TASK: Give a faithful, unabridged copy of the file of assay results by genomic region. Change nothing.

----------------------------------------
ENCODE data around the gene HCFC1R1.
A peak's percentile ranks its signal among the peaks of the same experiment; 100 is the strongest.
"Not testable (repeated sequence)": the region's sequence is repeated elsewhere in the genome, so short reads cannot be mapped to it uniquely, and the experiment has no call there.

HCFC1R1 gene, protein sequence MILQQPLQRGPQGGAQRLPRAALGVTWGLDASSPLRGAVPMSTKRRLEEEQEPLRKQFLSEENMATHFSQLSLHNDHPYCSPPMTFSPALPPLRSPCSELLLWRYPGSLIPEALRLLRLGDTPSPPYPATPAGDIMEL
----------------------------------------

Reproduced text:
ENCODE data around the gene HCFC1R1.
A peak's percentile ranks its signal among the peaks of the same experiment; 100 is the strongest.
"Not testable (repeated sequence)": the region's sequence is repeated elsewhere in the genome, so short reads cannot be mapped to it uniquely, and the experiment has no call there.

HCFC1R1 gene, protein sequence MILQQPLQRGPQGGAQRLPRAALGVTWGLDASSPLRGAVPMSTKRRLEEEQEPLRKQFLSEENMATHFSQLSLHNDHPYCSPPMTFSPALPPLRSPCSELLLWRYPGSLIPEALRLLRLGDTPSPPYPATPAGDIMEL